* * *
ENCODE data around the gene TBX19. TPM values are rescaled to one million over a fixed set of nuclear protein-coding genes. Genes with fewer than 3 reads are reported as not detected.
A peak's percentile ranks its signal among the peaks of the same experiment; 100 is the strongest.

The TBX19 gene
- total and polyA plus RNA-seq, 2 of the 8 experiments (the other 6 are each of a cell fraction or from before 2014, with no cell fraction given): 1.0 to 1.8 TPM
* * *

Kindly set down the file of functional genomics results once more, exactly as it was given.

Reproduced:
ENCODE data around the gene TBX19. TPM values are rescaled to one million over a fixed set of nuclear protein-coding genes. Genes with fewer than 3 reads are reported as not detected.
A peak's percentile ranks its signal among the peaks of the same experiment; 100 is the strongest.

The TBX19 gene
- total and polyA plus RNA-seq, 2 of the 8 experiments (the other 6 are each of a cell fraction or from before 2014, with no cell fraction given): 1.0 to 1.8 TPM